It is my opinion, that while we do practice medicine by the numbers: cholesterol, LDL, HDL, triglyceride fasting blood levels, blood sugar levels, patient’s age, number of family members with cardio-vascular disease or diabetes as examples, we don’t or shouldn’t practice medicine based on popularity numbers either related to the public or ourselves.

I welcome and hope for a comment by a representative of a pharmaceutical company or Pfizer to present a defence to my comments that I can publish on this blog. ..Maurice.

Friday, May 06, 2005

Satire of Doctors and Medicine: An Appropriate Therapeutic Potion?

I think that the medical profession is deserving of satire. Doctors are looked to for help with personal illness. Any personal illness is loaded with uncertainty even if it is more or less trivial. "Can I get over this cough to go the the concert tomorrow?" "Does this runny nose mean I am going to have a permanent allergy?" "What does this cough and runny nose mean? Do I have pneumonia?" And with these concerns and even more deadly questions including those regarding death itself, we go to the doctor for that help we need. But the doctor is still a mysterious entity even and perhaps even moreso in this age of consumerism. Consumers no long take the physician for granted as they did over 50 years ago. Do we all know who can become a doctor? What does it take to become a doctor? Do doctors follow any rules? Do they have ethics? What are the ethics? Are they trained for "bedside manner"? How do they make their money? Do they order things or schedule repeat visits to make more money? What is the doctor thinking about when the doctor asks those personal questions or examines me? Are they interested in me or some other interest? ..and so on.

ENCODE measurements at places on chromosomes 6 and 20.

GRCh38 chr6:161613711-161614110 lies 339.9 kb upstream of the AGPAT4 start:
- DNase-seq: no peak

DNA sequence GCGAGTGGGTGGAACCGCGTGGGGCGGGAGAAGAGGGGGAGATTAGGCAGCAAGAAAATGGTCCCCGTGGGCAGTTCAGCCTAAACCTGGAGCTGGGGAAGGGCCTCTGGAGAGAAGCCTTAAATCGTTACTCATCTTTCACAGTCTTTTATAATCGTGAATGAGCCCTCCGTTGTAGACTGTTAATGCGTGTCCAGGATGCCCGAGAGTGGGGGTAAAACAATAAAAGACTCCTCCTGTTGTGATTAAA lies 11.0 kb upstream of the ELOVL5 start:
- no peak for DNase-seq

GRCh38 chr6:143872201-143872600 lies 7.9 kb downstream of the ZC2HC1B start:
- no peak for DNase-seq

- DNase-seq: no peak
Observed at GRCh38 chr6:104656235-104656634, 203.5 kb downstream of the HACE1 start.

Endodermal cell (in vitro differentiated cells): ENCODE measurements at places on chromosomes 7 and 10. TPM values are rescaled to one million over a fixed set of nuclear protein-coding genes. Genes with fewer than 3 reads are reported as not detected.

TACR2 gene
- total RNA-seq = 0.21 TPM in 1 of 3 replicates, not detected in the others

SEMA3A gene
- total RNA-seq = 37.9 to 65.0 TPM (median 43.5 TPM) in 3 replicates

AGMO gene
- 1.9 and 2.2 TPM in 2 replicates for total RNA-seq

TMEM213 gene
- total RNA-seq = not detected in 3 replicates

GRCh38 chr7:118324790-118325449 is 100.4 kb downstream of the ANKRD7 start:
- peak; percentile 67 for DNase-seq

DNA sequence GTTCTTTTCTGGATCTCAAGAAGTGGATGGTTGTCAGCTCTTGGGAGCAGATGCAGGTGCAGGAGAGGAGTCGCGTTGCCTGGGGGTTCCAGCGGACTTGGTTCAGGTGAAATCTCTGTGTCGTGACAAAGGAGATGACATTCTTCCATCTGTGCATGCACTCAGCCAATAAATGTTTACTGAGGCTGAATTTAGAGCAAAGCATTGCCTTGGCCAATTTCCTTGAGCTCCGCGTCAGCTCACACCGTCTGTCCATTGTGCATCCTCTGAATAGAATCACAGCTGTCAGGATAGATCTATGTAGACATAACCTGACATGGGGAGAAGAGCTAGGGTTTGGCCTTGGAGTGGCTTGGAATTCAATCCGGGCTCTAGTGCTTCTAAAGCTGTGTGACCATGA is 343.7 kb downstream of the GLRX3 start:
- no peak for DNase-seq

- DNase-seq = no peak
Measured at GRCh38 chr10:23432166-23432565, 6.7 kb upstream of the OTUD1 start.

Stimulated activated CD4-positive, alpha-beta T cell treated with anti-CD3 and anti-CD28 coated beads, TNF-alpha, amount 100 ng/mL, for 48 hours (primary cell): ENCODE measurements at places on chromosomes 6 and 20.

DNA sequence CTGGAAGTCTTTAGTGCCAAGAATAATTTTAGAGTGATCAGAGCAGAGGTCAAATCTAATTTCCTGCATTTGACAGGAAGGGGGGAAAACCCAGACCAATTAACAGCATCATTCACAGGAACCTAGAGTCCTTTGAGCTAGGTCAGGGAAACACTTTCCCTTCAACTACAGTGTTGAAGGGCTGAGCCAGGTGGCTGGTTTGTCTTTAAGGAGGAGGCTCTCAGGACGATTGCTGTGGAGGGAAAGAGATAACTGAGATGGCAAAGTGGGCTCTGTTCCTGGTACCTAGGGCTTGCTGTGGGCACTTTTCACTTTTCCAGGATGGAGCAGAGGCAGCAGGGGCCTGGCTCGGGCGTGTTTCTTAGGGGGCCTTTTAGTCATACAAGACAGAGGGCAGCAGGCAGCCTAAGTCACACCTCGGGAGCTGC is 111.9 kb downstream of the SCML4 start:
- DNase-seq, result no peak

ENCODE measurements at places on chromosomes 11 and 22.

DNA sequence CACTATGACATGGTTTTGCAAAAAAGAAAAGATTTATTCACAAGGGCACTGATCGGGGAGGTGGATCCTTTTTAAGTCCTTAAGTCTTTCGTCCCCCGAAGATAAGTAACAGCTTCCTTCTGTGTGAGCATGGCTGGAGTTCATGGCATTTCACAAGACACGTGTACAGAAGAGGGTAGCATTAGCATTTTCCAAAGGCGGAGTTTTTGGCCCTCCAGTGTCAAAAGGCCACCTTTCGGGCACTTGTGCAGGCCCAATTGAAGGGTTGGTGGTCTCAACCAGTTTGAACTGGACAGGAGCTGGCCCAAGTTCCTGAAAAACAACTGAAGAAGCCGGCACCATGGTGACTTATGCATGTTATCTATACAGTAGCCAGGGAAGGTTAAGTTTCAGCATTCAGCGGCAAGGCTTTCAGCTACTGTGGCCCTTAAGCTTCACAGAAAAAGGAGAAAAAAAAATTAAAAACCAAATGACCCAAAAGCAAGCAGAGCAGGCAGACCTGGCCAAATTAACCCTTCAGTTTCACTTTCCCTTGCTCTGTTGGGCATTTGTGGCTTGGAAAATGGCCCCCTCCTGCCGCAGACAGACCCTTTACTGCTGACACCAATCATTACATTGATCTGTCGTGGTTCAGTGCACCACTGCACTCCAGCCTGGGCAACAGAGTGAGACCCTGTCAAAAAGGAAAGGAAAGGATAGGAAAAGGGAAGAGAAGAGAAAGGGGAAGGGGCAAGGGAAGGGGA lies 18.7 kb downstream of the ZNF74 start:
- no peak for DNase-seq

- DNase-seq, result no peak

Satire (the use of ridicule, sarcasm, irony, etc. to expose, attack, or deride vices, follies, etc.) is a way to nervously express the uncertainties one faces when confronted with a personal illness and their personal physician. I have found a great article on medical satire in the British Medical Journal 1994;309:1714-1718 (24 December)titled "Dr Doubledose: a taste of one's own medicine" by Roy Porter. (Note: the link to the full article may be available only to those who subscribe or who have institutional library permission.)

As an example, from the article, of the concerns of those in the 18th century when "doctors were taunted with caring only for their fees" is the satiric verse of 1714 by Bernard Mandeville, himself a practitioner within "The Fable of the Bees".

"Physicians valued Fame and Wealth
Above the drooping Patient's Health,
Or their own Skill: The greatest Part